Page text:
A few days after Anthony Scaramucci lined up a top job in Donald Trump's White House, he struck a multimillion-dollar deal to exit his investment firm, selling part of his interest to a little-known company, RON Transatlantic EG.
Mr. Scaramucci, the organizer of a popular hedge fund conference, said Friday in an interview that he doesn't know the identity of RON's investors and relied, as is customary, on RON's managers to vet them. A RON spokesman declined to name the investors, and their identities haven't been disclosed to Mr. Scaramucci's SkyBridge Capital, according to a representative of the firm.
Mr. Scaramucci is getting a head-turning price compared with similar transactions, analysts say. RON teamed up with another buyer, a subsidiary of Chinese conglomerate HNA Group Co., to buy most of SkyBridge in a deal that values the asset manager at $180 million or more depending on performance, according to people with knowledge of the matter who asked not to be identified because they weren't authorized to discuss terms. Mr. Scaramucci said the price is fair and that he turned down higher offers.
Securities disclosures and corporate reports identify the man behind at least some of RON's holdings: Danilo Diazgranados Manglano, a 52-year-old Venezuelan-born banker known for close ties to the administration of that country's late president, Hugo Chavez. As of last year, Mr. Diazgranados owned as much as 10% of SkyBridge through a RON investment vehicle formed in the English Channel island of Jersey, one securities filing shows.
Mr. Diazgranados isn't part of the current buyer group and already has shed his stake in SkyBridge, his lawyer, Gregory Craig, said in an interview. He declined to comment further on the transaction.
Richard Painter, who served as an ethics lawyer under former President George W. Bush, said a transaction like the one Mr. Scaramucci is pursuing calls for more public disclosure and a close look by the White House.
“Here, we've got foreign money, and we don't even know who it is,” said Mr. Painter, now a professor at the University of Minnesota.
Mr. Scaramucci has filed all of the ethics disclosures required for his White House role and has agreed to recuse himself from any matter that pertains to his SkyBridge interest, said Elliot Berke, a lawyer for Mr. Scaramucci.
“They bought SkyBridge in spite of, not because of, my affiliation with the administration, because they both recognize that I would personally recuse myself from any and all activities in terms of my relationship with the administration,” Mr. Scaramucci said.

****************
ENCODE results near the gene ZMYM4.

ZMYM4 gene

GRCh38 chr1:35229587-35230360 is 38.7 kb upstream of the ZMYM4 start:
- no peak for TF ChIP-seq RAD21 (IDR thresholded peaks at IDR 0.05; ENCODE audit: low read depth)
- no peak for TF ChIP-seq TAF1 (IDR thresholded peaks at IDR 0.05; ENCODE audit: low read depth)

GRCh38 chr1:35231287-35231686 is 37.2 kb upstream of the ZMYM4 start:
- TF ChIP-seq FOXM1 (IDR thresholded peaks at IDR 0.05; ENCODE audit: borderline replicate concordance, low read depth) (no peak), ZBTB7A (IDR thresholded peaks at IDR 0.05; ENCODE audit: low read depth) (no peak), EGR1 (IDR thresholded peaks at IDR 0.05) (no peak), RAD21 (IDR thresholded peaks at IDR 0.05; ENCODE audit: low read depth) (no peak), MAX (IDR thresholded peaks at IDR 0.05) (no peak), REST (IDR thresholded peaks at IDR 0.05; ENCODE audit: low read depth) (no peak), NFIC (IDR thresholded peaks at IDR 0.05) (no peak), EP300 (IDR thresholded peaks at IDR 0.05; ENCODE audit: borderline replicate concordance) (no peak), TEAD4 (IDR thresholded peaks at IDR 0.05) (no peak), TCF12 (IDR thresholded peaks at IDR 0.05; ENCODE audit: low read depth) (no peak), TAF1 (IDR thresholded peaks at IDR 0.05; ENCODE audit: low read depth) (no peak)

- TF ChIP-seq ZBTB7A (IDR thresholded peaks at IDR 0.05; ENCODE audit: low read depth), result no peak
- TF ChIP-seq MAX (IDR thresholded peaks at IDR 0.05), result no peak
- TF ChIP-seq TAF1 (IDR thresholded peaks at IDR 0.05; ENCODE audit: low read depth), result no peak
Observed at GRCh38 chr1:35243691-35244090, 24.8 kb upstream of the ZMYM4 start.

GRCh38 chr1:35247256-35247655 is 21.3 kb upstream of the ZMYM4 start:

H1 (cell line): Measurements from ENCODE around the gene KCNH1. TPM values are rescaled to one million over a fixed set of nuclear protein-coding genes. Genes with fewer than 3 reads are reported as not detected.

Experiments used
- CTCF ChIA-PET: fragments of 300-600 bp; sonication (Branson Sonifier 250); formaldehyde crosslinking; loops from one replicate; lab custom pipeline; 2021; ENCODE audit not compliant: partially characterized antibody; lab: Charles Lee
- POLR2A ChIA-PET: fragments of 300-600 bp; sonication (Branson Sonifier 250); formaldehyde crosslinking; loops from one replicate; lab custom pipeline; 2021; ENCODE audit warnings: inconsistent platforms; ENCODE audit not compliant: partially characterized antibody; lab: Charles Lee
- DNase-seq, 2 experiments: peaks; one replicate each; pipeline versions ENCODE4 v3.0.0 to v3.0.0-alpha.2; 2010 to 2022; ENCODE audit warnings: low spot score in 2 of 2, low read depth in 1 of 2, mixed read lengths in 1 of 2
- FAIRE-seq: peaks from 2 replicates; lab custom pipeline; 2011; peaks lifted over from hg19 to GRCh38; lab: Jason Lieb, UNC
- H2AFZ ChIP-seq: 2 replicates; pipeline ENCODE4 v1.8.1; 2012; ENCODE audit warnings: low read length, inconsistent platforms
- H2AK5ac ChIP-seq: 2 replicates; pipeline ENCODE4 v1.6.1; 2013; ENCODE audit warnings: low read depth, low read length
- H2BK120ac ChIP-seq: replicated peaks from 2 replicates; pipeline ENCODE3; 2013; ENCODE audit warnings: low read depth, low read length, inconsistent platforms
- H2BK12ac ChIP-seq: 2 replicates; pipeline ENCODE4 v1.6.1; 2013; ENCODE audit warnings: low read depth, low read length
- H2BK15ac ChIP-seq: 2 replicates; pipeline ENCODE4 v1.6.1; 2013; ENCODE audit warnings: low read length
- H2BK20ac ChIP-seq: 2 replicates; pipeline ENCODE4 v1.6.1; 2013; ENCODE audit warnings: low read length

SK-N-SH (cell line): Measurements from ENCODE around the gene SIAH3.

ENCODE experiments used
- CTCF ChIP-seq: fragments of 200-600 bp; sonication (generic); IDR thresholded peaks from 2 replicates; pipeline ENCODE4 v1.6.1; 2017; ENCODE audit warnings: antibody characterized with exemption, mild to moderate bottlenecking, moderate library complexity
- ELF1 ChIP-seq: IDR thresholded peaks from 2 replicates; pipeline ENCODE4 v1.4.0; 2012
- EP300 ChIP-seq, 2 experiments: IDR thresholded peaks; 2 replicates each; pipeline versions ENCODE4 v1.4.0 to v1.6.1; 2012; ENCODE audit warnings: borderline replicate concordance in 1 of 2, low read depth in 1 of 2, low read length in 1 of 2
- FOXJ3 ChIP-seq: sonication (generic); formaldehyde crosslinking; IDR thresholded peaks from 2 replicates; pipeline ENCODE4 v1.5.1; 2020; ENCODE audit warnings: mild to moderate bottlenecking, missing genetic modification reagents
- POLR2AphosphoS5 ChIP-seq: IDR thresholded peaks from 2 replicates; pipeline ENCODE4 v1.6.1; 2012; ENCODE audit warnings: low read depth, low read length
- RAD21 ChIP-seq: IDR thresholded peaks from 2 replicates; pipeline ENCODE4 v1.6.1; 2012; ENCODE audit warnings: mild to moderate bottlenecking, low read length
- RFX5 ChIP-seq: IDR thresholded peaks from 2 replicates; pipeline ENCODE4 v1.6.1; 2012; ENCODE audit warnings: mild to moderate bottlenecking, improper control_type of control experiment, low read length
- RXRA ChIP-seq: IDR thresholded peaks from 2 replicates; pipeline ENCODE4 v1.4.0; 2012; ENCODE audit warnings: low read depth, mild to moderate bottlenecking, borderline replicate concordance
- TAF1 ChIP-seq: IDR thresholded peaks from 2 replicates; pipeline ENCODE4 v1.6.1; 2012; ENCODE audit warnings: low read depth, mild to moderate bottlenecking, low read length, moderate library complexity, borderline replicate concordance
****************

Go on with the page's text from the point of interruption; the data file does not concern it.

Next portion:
A spokesman for HNA declined to comment.
A gregarious Long Island native widely known as “The Mooch,” Mr. Scaramucci was a prominent Trump fundraiser during last year's presidential campaign and a frequent presence at Trump Tower during the transition period.
On Jan. 12, Bloomberg reported that he was given a top White House role as an assistant to Trump. Mr. Scaramucci, who later said his title is director in the office of public liaison, has already started work at the White House, although he doesn't formally join the staff until Feb. 6, according to a person with knowledge of the matter.
As news of his appointment broke, Mr. Scaramucci was wrapping up negotiations for the sale of his approximately 45 percent stake in New York-based SkyBridge, which he founded in 2005. The business manages funds of funds, gathering money from clients and entrusting it to outside hedge funds. On Jan. 17, SkyBridge announced the agreement to sell a majority stake to HNA and RON without disclosing terms. The sale includes all of Mr. Scaramucci's interest.
HNA, based in Haikou City, China, is slated to get a majority stake in the company, according to people with knowledge of the transaction. These people said RON's share is at least 20 percent, and that remaining SkyBridge executives would own the balance. Mr. Scaramucci has already relinquished his role at the company.
The valuation of SkyBridge could climb to as much as $230 million if certain performance targets are met, said the people with knowledge of the matter. The basis for Mr. Scaramucci's payout is fixed at the $180 million valuation, they said. The deal is scheduled to close in about three months, the people said.
The transaction values SkyBridge at 7.2 times normalized Ebitda, or earnings before interest, taxes, depreciation and amortization, Mr. Scaramucci said.
“That's a rich valuation for a fund-of-funds transaction,” said Karl D'Cunha, managing director at CBIZ Valuation Group in Chicago, who said buyers typically pay three to five times earnings.